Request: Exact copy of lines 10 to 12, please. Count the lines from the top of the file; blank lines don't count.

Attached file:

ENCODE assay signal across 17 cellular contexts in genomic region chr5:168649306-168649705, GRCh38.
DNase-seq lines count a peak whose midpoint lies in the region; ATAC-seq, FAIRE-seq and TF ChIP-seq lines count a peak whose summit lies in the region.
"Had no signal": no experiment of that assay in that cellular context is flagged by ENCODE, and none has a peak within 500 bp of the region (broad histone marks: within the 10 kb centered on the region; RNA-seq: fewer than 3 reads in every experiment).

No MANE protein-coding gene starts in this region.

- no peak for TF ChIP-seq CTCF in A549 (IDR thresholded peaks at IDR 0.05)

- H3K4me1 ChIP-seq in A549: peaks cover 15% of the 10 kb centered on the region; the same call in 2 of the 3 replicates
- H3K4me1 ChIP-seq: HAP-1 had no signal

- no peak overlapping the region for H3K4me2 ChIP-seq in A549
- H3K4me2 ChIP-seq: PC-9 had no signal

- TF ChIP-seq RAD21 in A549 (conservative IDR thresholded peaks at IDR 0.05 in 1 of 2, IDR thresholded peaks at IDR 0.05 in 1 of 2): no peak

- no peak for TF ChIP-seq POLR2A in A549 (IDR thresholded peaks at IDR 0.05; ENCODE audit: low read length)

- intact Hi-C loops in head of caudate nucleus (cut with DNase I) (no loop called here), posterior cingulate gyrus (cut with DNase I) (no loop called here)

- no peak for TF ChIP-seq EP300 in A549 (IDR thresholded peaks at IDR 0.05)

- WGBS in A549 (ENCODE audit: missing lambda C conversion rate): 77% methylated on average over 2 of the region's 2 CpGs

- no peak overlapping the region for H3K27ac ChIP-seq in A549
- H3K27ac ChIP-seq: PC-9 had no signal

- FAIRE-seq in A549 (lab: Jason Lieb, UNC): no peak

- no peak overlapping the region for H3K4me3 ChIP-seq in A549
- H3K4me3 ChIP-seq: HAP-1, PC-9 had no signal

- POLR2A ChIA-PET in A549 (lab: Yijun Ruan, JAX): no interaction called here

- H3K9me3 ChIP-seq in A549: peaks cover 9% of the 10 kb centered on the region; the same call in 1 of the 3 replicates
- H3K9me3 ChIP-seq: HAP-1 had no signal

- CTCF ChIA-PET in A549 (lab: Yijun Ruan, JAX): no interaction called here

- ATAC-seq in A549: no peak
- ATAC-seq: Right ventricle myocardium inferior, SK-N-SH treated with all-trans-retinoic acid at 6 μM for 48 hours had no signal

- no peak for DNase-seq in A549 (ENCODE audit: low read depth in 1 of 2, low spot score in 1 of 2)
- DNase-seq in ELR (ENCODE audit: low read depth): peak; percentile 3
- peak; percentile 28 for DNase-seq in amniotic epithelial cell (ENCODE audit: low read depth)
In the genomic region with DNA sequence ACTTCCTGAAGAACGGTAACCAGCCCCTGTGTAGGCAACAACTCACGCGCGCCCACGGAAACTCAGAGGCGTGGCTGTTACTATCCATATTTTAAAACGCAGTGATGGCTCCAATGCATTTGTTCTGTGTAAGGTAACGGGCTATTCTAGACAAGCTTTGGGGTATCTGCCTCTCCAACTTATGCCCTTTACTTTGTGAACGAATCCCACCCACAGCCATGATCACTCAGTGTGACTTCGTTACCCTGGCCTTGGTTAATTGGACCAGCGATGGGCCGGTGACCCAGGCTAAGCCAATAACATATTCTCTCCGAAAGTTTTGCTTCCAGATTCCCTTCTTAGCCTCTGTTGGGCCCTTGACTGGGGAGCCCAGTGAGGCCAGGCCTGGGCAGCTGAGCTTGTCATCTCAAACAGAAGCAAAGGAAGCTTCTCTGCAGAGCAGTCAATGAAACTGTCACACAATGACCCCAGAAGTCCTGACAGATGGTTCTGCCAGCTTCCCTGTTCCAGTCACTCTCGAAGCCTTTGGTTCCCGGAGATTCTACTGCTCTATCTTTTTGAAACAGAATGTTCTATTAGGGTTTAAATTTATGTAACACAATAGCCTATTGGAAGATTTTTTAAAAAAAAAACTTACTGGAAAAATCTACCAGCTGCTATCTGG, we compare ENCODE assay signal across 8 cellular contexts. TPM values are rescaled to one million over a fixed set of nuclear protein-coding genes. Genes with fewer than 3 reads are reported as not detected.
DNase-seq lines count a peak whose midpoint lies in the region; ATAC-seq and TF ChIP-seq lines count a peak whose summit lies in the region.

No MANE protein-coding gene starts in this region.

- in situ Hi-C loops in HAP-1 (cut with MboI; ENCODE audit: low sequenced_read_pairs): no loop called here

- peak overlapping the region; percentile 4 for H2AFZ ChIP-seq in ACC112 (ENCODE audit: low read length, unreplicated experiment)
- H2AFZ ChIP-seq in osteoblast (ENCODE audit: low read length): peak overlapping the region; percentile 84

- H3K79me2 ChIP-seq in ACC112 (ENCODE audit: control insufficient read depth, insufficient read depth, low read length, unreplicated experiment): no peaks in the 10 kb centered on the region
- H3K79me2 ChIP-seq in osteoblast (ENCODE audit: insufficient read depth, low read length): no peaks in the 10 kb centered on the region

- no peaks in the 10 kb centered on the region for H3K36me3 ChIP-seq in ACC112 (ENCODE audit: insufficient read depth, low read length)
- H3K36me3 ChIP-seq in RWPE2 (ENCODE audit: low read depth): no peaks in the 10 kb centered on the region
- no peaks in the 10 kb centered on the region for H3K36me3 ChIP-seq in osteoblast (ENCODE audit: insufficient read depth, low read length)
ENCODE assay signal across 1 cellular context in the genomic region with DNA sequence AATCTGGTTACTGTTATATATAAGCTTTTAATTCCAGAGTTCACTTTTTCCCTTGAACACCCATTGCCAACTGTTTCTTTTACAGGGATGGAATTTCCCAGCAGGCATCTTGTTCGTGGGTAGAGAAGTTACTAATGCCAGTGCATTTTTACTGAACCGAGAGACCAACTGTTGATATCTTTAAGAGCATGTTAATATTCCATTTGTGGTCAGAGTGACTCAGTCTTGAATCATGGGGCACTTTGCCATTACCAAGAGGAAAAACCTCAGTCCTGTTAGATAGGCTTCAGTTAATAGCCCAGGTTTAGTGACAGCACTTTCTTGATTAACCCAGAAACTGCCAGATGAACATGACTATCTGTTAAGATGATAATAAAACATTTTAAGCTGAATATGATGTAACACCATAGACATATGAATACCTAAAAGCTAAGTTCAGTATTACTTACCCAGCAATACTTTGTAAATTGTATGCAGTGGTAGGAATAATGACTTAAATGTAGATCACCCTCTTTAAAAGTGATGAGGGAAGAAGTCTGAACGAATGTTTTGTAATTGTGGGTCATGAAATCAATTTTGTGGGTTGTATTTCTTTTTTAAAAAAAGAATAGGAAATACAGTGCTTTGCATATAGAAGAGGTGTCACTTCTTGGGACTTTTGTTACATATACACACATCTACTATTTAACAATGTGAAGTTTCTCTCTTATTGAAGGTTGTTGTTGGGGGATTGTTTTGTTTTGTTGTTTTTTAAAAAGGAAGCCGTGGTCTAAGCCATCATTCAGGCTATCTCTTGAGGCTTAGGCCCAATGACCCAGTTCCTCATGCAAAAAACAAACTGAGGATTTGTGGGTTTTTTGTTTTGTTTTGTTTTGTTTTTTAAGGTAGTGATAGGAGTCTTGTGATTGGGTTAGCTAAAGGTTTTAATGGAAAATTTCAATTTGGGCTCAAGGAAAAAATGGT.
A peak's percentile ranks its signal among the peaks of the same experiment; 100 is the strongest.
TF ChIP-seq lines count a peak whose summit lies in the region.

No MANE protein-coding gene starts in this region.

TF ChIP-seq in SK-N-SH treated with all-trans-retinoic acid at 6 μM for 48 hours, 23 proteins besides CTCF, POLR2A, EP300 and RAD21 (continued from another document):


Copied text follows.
- TF ChIP-seq RAD21 in A549 (conservative IDR thresholded peaks at IDR 0.05 in 1 of 2, IDR thresholded peaks at IDR 0.05 in 1 of 2): no peak

- no peak for TF ChIP-seq POLR2A in A549 (IDR thresholded peaks at IDR 0.05; ENCODE audit: low read length)

- intact Hi-C loops in head of caudate nucleus (cut with DNase I) (no loop called here), posterior cingulate gyrus (cut with DNase I) (no loop called here)